0
TECHNICAL PAPERS

Prediction of Falling Cylinder Through Air-Water-Sediment Columns

[+] Author and Article Information
Peter C. Chu1

Naval Ocean Analysis and Prediction Laboratory, Department of Oceanography, Naval Postgraduate School, Monterey, CA 93943chu@nps.navy.mil

Chenwu Fan

Naval Ocean Analysis and Prediction Laboratory, Department of Oceanography, Naval Postgraduate School, Monterey, CA 93943

1

To whom correspondence should be addressed.

J. Appl. Mech 73(2), 300-314 (Aug 04, 2005) (15 pages) doi:10.1115/1.2125975 History: Received March 02, 2004; Revised August 04, 2005

A falling rigid body through air, water, and sediment is investigated experimentally and theoretically. Two experiments were conducted to drop rigid cylinders with density ratio around 1.8 into shallow water (around 13 m deep) in the Monterey Bay (Exp-1) and into the Naval Postgraduate School’s swimming pool (Exp-2). During the experiments, we carefully observe cylinder track and burial depth while simultaneously taking gravity cores (in Exp-1). After analyzing the gravity cores, we obtain the bottom sediment density and shear strength profiles. The theoretical work includes the development of a 3D rigid body impact burial prediction model (IMPACT35) that contains three components: triple coordinate transform and hydrodynamics of a falling rigid object in a single medium (air, water, or sediment) and in multiple media (air-water and water-sediment interfaces). The model predicts the rigid body’s trajectory in the water column and burial depth and orientation in the sediment. The experimental data (burial depth, sediment density, and shear strength) show the capability of IMPACT35 in predicting the cylinder’s trajectory and orientation in a water column and burial depth and orientation in sediment.

Copyright © 2006 by American Society of Mechanical Engineers
Your Session has timed out. Please sign back in to continue.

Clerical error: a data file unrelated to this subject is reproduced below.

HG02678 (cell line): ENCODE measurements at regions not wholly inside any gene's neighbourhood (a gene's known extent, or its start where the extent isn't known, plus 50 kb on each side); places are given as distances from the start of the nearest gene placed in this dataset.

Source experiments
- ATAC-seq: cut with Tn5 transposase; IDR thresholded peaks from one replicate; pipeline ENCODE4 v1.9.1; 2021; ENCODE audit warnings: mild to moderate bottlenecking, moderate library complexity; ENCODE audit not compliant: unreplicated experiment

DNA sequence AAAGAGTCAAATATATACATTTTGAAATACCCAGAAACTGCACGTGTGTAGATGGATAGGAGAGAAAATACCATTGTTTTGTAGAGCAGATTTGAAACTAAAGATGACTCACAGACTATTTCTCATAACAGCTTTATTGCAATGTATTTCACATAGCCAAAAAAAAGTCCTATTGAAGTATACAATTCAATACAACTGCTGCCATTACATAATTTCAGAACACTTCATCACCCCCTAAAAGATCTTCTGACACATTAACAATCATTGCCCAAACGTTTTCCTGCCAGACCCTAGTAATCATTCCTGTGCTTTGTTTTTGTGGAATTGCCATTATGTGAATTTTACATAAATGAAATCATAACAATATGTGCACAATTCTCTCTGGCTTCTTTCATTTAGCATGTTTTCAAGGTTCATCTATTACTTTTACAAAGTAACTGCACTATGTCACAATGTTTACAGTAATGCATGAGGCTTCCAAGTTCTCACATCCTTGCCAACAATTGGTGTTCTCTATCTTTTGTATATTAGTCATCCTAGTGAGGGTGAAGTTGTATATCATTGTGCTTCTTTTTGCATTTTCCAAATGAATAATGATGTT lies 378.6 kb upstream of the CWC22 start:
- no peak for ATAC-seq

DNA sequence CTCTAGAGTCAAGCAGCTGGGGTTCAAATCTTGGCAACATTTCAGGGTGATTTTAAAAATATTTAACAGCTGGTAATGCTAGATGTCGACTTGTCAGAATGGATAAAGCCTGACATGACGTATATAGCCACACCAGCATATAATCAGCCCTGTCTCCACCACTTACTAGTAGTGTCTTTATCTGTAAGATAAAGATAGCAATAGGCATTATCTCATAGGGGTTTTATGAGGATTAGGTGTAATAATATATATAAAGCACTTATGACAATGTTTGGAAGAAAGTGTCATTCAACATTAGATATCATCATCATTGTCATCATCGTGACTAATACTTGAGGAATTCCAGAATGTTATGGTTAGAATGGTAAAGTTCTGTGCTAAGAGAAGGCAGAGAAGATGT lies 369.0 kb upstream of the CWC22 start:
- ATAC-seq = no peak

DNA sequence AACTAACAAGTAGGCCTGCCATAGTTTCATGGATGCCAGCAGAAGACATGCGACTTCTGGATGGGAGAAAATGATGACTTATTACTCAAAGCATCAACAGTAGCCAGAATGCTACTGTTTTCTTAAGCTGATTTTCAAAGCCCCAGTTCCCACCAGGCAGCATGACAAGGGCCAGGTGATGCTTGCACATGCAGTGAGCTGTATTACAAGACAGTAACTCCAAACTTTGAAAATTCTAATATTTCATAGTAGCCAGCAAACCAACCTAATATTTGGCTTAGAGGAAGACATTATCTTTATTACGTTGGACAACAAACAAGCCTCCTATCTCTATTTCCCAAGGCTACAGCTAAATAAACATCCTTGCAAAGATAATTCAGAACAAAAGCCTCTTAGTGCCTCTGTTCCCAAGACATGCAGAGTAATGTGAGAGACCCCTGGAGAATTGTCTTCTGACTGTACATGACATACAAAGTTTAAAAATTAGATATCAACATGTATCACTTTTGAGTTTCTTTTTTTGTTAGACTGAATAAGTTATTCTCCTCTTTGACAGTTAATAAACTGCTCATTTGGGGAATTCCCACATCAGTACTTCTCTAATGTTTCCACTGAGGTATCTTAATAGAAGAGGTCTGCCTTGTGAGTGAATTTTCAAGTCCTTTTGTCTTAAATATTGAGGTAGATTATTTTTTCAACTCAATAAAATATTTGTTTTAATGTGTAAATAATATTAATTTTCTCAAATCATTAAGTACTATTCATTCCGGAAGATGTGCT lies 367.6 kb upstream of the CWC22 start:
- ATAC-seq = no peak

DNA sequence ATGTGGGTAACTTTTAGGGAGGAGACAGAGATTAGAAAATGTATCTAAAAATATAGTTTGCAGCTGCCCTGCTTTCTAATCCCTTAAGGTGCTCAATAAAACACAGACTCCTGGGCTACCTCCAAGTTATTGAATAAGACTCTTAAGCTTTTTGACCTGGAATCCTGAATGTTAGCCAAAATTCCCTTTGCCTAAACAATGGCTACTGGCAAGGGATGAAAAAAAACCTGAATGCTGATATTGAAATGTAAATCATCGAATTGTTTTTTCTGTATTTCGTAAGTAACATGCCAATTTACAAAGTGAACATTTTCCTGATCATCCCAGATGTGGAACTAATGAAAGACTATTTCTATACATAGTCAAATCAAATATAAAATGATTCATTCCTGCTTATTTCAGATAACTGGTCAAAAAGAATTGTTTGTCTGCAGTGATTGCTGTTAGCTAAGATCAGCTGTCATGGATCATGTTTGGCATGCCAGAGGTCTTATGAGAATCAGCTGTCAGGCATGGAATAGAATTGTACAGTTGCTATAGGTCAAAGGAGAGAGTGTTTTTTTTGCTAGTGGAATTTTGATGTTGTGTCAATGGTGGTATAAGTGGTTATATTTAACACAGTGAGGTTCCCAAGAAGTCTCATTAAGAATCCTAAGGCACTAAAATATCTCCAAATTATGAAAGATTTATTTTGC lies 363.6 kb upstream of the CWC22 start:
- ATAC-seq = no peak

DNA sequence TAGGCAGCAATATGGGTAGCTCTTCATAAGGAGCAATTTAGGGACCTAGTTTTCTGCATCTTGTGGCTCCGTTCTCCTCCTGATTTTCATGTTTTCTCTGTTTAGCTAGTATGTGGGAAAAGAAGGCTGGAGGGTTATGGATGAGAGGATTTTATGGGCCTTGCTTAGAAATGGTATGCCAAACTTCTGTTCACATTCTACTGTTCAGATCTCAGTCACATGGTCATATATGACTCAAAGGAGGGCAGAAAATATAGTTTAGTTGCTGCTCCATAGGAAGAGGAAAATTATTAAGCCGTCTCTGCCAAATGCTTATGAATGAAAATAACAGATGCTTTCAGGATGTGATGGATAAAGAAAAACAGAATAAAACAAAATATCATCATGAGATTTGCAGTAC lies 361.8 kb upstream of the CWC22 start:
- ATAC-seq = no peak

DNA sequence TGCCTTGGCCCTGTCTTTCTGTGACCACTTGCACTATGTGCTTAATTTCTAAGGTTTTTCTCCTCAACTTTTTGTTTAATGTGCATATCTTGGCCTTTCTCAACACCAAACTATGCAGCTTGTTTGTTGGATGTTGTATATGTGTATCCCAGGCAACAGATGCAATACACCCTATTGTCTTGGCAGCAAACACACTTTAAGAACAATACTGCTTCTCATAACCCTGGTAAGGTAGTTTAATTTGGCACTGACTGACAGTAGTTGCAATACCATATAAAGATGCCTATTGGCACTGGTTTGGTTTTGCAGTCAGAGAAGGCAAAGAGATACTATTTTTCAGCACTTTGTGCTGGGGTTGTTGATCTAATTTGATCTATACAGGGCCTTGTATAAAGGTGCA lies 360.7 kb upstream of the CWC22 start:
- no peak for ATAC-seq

References

Figures

Grahic Jump Location
Figure 14

Movement of cylinder 2 (L=12.10cm,ρ=1.67gcm−3) with χ=−1.00cm and drop angle 30 deg obtained from (a) experiment, (b) 3D IMPACT35 model, and (c) 2D Impact28 model

Grahic Jump Location
Figure 15

Comparison among observed and predicted burial depths

Grahic Jump Location
Figure 9

Internal components of the model cylinder

Grahic Jump Location
Figure 10

Exp-1 equipments

Grahic Jump Location
Figure 11

Top view of Exp-1

Grahic Jump Location
Figure 12

Mean sediment density ρs(z) and shear strength S(z) profiles in the Monterey Bay collected during the cylinder drop experiment on May 31, 2000

Grahic Jump Location
Figure 13

Movement of cylinder 1 (L=15.20cm,ρ=1.69gcm−3) with χ=0.74m and drop angle 45 deg obtained from (a) experiment, (b) 3D IMPACT35 model, and (c) 2D Impact28 model

Grahic Jump Location
Figure 1

M-coordinate with the COM as the origin X and (im,jm) as the two axes. Here, χ is the distance between the COV (B) and COM (X), (L,R) are the cylinder’s length and radius.

Grahic Jump Location
Figure 2

Three coordinate systems

Grahic Jump Location
Figure 3

Three patterns of cylinder penetration with the cross section being (a) a complete ellipse, (b) a cutoff ellipse with one side straight line, and (c) a cutoff ellipse with two side straight lines

Grahic Jump Location
Figure 4

Illustration of PCOV (B−), x1, and ξ− for the tail part [C(1),D(1)] for the case in Fig. 3

Grahic Jump Location
Figure 5

Geometry of the part D(1)

Grahic Jump Location
Figure 6

The impact (resistant) force exerted on the part of the object’s surface moving towards the sediment

Grahic Jump Location
Figure 7

Momentum and angular momentum balance for the cylinder’s penetration through the water-sediment interface

Grahic Jump Location
Figure 8

Procedure of the recursive model

Tables

Errata

Discussions

Some tools below are only available to our subscribers or users with an online account.

Related Content

Customize your page view by dragging and repositioning the boxes below.

Related Journal Articles
Related eBook Content
Topic Collections

Sorry! You do not have access to this content. For assistance or to subscribe, please contact us:

  • TELEPHONE: 1-800-843-2763 (Toll-free in the USA)
  • EMAIL: asmedigitalcollection@asme.org
Sign In